I’ve been dreading an album like this to come along. It’s easy to sing praise for a release that pleasantly surprised you, and it can be equally as easy to trash something that is fundamentally flawed or just plain awful. The difficulty arises when everything seems to be calculated perfectly for a very specific audience. That very specific audience couldn’t be farther from my tastes. Texas’ The Conversation makes me want to shoot myself.
If it weren’t produced so immaculately, these songs could be found playing on the radio of a vintage car in a classic movie. The radio station wouldn’t be the one playing the classics people remember, however, no, it would be playing all the forgotten songs of days gone by. You know, the ones people tried to forget. You may have pictured a ’50’s era Chevy playing the tinny radio tinted songs cinematically in my metaphor, but the truth is Texas spans many decades. Many decades of genres in their lowest form made to order for their era’s respective top 40 (or more aptly, the bottom of the top 40).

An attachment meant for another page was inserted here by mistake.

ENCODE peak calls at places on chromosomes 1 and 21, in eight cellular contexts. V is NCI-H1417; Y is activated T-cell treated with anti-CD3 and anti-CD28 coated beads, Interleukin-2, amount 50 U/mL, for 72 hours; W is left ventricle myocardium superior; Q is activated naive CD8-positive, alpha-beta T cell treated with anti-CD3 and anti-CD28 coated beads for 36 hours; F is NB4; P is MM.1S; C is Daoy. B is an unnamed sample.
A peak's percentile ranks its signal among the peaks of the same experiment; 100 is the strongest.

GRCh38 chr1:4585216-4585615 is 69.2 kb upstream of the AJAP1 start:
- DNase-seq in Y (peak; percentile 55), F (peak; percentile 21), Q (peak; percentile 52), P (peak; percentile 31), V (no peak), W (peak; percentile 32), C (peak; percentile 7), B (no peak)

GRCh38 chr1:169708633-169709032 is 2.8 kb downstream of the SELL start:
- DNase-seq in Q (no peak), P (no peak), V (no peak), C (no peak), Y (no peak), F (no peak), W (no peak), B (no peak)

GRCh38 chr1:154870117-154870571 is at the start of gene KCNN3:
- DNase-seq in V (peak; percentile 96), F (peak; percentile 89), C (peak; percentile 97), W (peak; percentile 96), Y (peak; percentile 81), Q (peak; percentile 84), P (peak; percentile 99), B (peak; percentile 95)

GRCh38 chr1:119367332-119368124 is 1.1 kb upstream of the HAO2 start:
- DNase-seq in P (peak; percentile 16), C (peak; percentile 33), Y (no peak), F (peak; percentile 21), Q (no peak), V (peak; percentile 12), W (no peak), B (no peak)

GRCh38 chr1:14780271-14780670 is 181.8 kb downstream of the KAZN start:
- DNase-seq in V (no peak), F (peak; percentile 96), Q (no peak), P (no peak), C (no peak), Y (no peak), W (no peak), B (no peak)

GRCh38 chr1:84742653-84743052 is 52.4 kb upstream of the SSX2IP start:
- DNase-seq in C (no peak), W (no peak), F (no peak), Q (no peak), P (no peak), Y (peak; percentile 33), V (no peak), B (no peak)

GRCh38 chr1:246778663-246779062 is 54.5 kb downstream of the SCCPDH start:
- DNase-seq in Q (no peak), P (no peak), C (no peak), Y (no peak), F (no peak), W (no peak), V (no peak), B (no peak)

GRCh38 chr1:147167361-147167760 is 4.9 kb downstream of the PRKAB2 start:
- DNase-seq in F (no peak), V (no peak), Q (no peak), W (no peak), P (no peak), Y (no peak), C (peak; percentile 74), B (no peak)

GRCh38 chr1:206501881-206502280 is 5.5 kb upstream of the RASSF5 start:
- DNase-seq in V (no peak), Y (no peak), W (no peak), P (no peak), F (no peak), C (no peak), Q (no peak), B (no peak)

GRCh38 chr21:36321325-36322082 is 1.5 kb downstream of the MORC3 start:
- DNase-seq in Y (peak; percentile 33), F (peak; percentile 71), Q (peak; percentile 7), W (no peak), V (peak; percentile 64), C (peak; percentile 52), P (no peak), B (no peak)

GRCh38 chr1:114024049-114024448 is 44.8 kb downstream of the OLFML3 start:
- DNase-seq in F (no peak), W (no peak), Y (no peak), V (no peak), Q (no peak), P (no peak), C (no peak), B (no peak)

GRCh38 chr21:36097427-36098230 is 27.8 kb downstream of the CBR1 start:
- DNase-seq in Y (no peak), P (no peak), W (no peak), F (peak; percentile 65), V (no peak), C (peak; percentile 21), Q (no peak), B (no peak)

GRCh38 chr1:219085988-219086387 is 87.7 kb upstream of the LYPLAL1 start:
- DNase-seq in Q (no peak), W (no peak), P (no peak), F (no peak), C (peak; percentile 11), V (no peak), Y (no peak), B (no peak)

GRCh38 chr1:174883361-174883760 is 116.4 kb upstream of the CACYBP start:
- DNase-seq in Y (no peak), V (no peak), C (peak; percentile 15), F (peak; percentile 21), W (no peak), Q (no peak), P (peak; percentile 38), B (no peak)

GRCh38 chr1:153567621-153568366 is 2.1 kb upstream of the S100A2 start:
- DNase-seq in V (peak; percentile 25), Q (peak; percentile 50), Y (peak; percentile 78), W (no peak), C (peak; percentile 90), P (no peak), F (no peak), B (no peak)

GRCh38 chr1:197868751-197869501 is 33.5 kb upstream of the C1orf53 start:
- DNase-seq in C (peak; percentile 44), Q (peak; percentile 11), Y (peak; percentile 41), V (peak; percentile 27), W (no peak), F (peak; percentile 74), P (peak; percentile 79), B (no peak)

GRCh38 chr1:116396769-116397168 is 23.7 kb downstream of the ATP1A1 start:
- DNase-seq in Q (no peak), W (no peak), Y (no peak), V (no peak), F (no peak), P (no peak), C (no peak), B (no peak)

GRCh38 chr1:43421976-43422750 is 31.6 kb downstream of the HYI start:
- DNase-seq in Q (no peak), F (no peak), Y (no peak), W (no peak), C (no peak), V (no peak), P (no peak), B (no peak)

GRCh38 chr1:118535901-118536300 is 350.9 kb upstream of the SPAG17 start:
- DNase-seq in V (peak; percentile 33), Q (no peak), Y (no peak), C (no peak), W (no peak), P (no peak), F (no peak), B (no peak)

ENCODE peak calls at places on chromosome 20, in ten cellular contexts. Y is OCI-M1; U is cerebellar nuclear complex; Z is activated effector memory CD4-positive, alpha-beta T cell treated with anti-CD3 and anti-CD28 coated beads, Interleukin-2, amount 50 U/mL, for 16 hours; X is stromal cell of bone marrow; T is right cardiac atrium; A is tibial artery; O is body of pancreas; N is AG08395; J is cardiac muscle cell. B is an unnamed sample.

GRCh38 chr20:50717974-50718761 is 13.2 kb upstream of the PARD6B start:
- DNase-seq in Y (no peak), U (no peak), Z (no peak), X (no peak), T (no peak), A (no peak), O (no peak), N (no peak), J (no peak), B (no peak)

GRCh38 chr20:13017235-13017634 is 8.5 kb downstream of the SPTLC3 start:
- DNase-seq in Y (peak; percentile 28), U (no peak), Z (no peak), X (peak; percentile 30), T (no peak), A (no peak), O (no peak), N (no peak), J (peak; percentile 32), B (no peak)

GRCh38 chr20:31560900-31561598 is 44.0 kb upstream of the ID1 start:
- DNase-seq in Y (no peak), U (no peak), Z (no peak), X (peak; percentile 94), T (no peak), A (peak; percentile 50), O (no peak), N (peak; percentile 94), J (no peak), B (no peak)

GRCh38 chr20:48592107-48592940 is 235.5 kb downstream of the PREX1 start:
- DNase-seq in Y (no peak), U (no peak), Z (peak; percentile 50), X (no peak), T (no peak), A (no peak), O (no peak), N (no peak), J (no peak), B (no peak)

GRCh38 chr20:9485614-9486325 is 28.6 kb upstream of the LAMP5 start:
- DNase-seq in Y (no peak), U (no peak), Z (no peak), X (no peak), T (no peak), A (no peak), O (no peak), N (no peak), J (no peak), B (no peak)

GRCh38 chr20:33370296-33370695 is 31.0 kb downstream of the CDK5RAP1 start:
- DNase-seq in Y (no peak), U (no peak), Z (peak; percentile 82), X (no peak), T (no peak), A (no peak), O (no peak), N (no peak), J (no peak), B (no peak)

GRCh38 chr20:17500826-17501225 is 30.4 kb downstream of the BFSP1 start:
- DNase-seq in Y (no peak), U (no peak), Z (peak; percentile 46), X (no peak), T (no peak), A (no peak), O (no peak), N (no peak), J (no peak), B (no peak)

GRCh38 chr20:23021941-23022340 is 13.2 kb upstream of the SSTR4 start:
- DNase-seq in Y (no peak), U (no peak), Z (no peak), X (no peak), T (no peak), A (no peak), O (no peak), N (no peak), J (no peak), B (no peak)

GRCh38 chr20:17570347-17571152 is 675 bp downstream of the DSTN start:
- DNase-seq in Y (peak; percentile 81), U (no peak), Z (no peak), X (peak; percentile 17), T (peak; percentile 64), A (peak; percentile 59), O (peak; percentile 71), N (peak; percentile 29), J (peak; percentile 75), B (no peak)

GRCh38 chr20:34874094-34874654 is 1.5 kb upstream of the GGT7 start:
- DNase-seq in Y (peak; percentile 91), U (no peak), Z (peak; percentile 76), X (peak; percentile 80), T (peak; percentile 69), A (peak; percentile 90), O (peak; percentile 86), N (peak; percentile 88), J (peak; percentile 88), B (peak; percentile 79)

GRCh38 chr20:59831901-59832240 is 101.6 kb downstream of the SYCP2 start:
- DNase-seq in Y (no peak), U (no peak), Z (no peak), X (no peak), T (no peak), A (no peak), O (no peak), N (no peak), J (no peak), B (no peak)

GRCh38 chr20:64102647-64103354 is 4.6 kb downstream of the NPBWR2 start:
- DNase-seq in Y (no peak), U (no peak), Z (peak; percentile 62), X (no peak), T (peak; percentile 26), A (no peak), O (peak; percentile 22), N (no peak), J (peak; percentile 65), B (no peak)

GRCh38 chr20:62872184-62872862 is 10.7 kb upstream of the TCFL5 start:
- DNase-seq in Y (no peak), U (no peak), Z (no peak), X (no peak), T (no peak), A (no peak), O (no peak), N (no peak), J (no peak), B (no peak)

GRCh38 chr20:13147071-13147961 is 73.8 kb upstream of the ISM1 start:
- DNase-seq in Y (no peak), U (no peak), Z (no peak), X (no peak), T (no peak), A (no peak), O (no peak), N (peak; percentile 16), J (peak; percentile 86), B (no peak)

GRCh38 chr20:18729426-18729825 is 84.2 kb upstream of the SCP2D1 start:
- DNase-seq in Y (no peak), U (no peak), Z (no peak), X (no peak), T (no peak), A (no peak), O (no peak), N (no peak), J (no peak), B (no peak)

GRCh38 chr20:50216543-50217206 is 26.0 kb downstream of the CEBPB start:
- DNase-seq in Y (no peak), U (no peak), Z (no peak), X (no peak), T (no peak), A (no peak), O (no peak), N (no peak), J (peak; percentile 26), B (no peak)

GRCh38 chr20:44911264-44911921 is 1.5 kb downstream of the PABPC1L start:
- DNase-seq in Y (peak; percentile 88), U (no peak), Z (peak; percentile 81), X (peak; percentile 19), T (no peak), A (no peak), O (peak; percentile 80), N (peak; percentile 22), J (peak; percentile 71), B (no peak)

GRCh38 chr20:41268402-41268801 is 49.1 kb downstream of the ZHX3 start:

Halfway through writing this review and listening to The Conversation, I’ve changed my mind. I’m no longer struggling to criticize this in the face of its competence, rather, I’m struggling to understand who in 2013 actually gives a fuck about this music. It’s so mediocre that it shatters the notion of being average and falls down into being completely aggravating. With each carefully crafted turd that rings out, my blood starts to boil a little bit more. I should give Texas accolades for affecting me in such a way, but I wont.
If you don’t care too much about music and/or have some nostalgic attachment to Texas’ heyday, you’ll probably gobble this up and choke on the bones. The rest of humanity would do well to avoid The Conversation though I doubt anyone besides Texas fans even know it exists.